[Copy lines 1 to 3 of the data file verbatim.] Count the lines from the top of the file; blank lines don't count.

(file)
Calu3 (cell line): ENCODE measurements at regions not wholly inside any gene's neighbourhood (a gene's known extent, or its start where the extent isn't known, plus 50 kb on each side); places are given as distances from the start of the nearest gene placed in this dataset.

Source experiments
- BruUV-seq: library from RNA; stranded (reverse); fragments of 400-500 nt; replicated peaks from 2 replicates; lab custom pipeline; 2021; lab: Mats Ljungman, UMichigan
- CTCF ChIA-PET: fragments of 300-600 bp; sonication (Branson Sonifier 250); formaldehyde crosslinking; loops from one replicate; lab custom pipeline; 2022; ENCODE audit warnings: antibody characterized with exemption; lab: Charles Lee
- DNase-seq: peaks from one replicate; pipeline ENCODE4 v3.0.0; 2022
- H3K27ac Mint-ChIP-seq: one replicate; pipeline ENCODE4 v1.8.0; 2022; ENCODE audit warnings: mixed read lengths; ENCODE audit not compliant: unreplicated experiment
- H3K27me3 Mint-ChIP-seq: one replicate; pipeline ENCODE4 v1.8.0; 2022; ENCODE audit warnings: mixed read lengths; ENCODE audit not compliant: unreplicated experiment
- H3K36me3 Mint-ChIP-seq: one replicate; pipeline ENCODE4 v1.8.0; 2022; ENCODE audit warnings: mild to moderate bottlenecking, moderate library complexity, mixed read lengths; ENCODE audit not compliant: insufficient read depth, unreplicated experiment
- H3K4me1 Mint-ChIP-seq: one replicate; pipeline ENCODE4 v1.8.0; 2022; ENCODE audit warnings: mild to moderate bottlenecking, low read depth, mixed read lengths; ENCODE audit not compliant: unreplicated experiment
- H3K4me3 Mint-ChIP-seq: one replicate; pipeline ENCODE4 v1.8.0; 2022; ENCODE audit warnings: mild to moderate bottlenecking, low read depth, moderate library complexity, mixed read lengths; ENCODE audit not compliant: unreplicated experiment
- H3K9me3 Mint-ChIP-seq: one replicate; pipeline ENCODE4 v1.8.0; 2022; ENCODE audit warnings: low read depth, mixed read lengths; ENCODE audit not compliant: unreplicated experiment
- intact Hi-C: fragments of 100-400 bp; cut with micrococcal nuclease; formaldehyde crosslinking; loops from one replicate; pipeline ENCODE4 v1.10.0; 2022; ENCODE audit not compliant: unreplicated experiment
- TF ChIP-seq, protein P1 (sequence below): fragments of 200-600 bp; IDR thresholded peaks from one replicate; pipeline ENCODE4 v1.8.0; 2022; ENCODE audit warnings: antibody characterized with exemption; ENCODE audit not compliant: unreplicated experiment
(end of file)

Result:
Calu3 (cell line): ENCODE measurements at regions not wholly inside any gene's neighbourhood (a gene's known extent, or its start where the extent isn't known, plus 50 kb on each side); places are given as distances from the start of the nearest gene placed in this dataset.

Source experiments
- BruUV-seq: library from RNA; stranded (reverse); fragments of 400-500 nt; replicated peaks from 2 replicates; lab custom pipeline; 2021; lab: Mats Ljungman, UMichigan